What to do?
In that scenario, the father met the EMTs at the door, arms crossed, spouting obscenities.
He also had a "gun" in one hand, hidden by his arm.
If the EMT students ignored him, or tried to get around him, or in some other way were unobservant, in their rush to get to the patient (and who can blame them?) he would pull out the "gun" and "shoot them."
In that class, every student was "shot." Every one.
A couple of years later, at a training on scene safety, the instructor (who was very good, and I'd recommend him) told us a story about a time when he was one of the evaluators for a practical exam. After repeating the same thing over and over for each candidate for most of the day, he decided to change one small thing.
When students asked "Is the scene safe?" as we are all trained to do, they got the answer "Yes. For now."
"What do you mean, for now?!?" cried most of the students.
"I mean yes, the scene is safe, for now."
"Do you mean I am supposed to keep checking?"
YES. YES YOU ARE.
Totally freaked out a bunch of students, and he had to stop doing it, but it is part of what caused him to start teaching safety classes. We are all told to check that the scene is safe, but how often are we told HOW to do that? What does it mean? What should we look for? How often should we look? All the training just mentions it in passing, once, at the beginning.
Sometimes, it's obvious.
Sometimes, it's not.
It is very, very easy to miss things, in the adrenalin rush, and the focus on the patient.
This is one of my daughter's most important functions at our calls- she is our eyes and ears, and watches the scene, while we watch the patient. She has noticed numerous things that may have caused us some trouble had no one noticed. Sometimes, things I can't believe I didn't see.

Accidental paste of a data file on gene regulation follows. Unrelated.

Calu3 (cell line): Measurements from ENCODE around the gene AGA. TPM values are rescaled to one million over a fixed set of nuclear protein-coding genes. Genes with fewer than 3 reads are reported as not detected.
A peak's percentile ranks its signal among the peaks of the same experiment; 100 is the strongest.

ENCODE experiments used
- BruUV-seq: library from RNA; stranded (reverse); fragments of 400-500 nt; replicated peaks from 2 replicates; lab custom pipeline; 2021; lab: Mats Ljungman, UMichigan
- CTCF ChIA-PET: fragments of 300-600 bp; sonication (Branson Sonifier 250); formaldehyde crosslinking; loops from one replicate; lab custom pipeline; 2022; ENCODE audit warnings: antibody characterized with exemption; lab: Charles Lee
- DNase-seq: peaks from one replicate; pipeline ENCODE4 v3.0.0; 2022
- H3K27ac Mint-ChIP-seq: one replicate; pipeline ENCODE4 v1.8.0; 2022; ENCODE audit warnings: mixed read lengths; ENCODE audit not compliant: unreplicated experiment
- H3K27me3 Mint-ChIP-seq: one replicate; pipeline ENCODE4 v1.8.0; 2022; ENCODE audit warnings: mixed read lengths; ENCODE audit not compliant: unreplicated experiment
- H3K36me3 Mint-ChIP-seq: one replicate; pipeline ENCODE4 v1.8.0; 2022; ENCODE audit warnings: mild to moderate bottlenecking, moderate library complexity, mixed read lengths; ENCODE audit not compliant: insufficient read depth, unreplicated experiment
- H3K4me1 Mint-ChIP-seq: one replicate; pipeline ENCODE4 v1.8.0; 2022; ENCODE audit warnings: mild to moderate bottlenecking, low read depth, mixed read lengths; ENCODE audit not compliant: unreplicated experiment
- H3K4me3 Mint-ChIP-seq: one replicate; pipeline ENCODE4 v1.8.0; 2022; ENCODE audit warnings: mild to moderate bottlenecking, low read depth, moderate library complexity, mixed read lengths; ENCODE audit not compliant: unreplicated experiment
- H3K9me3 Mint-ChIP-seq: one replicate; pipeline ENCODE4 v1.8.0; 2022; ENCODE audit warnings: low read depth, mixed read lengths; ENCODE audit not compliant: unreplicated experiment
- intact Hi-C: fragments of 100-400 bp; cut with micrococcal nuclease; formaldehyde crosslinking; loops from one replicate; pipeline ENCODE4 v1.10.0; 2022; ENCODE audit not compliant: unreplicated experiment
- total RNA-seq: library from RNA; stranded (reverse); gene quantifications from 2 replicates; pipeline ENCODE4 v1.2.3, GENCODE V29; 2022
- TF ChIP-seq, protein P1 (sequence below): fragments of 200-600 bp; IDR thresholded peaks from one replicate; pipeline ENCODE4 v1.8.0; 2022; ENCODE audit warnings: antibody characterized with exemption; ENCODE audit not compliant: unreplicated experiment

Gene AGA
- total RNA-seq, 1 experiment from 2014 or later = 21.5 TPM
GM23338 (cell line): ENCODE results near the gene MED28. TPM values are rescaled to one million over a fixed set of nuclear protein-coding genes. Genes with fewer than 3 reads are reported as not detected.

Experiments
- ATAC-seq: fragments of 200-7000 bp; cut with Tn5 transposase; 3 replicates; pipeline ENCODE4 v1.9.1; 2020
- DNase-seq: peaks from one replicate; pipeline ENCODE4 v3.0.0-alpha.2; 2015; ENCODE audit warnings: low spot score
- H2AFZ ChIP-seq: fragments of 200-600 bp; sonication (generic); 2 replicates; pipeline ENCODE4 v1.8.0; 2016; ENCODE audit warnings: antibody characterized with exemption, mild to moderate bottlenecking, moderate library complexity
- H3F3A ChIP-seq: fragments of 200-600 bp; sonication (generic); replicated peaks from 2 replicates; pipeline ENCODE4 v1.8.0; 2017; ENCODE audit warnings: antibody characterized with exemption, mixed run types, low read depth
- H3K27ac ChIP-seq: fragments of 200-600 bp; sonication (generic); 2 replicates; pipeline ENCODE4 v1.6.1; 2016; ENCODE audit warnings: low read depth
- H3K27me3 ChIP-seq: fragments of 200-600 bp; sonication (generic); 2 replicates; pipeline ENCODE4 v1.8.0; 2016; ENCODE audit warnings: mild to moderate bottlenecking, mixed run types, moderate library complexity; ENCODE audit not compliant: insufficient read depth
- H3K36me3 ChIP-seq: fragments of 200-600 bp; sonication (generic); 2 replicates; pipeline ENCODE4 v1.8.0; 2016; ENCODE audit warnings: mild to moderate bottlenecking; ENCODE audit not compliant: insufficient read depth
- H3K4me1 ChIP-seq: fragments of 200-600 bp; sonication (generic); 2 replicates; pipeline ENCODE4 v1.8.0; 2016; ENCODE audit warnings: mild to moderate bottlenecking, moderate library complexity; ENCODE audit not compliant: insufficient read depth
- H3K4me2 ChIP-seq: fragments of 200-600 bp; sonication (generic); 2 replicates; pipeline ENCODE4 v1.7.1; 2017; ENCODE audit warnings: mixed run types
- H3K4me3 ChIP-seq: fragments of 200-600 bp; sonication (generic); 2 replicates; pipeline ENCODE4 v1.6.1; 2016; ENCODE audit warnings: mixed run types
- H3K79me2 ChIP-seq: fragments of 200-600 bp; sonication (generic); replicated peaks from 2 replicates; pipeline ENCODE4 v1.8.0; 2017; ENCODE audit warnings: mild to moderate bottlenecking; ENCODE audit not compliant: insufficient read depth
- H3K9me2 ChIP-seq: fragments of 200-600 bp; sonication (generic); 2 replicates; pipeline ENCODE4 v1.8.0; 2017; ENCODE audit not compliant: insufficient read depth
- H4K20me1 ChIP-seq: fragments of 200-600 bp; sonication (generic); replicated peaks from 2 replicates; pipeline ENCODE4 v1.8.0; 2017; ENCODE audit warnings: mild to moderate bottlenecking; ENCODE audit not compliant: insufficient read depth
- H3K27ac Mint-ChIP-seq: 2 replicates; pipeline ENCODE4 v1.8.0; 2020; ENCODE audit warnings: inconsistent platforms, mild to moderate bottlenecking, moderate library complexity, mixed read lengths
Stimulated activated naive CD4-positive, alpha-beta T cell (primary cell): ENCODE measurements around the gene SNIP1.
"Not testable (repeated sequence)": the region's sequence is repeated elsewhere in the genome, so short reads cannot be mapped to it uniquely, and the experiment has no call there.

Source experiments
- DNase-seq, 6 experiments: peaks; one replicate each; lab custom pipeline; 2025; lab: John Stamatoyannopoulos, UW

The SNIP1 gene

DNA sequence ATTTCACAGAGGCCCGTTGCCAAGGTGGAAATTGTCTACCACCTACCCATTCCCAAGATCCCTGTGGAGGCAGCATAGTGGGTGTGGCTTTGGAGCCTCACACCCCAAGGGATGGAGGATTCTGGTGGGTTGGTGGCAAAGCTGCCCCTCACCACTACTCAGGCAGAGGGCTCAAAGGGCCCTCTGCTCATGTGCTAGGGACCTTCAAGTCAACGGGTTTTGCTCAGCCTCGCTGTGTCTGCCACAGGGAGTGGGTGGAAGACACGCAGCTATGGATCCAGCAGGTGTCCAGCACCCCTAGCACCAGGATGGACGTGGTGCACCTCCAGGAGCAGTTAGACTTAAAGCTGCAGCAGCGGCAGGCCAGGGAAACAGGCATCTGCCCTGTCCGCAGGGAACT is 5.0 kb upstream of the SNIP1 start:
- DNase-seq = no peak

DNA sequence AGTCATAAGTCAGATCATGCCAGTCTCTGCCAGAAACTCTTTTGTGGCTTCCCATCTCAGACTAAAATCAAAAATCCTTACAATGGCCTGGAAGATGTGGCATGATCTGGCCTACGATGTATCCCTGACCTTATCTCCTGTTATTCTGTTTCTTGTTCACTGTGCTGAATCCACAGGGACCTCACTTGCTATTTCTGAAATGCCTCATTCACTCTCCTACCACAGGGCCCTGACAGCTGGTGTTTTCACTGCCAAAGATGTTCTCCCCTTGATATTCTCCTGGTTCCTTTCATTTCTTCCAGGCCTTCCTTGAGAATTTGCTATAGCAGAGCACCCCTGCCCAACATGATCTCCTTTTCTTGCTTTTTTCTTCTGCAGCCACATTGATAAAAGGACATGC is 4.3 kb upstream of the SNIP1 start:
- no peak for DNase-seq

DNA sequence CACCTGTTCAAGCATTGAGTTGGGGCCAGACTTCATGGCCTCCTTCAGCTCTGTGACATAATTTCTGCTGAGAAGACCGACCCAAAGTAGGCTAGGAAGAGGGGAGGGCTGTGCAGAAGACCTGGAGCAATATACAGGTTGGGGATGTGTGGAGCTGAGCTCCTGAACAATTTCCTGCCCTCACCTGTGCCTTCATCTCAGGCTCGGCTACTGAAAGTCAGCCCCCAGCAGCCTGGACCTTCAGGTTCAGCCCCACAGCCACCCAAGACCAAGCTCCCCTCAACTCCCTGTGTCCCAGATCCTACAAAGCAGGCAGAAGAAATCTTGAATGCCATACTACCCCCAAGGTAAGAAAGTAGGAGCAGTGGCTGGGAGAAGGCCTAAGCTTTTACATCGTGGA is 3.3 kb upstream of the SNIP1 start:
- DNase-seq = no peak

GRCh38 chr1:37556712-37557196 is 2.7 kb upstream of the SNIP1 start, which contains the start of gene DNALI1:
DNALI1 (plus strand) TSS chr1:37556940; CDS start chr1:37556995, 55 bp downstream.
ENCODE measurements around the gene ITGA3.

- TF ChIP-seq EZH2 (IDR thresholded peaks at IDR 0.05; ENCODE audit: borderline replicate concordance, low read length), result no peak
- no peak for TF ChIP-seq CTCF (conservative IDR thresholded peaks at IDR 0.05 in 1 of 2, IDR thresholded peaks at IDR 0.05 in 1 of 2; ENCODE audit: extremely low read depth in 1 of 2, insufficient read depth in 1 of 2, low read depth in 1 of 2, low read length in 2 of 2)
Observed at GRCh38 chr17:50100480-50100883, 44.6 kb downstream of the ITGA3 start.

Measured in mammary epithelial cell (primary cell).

We live in a pretty mellow, low key kind of place, and for the most part, people aren't out to do us any harm.
And believing that is the quickest way to end up in trouble.
We had a call once, a couple of years back, where we were met at the door with a shotgun, and told to get off the property.
The only correct answer to that is "Yes, ma'am" or "Yes, sir."
Bugged the crap out of me for a long time, though.
I wasn't second guessing our actions. We did the right thing.
That patient had a delayed transport to the hospital. And died there the next day. The delay probably made no difference, but still.
It seems to me to be incredibly unfair that someone can deny another person medical care. And I never understood why they called in the first place.
Months later, at a company training, someone brought up a call from years ago, long before we were in the department. There was some weapon present, and no one noticed it. In the telling, the storyteller stopped the story before that point, and asked what people thought was going on, expecting no one to even consider there being a weapon involved. The person telling the story said something along the lines of "none of us ever really pay attention to scene safety, do we?"
Well. No. Some of us do.
If you have the chance to have a scene safety class, I recommend it. All sorts of weird crap happens out there, and reminders to keep eyes and ears open can't hurt. And if you have the resources to assign someone to be safety officer on EMS calls, I recommend that, too. It's really helpful to have someone not directly involved in patient care to stand back and see the whole picture.
Any suggestions for other ways to improve our safety? Any tips or resources? Any good habits or SOPs? What is your weak point, and what is your strong suit? What do you worry about the most? Anything in particular?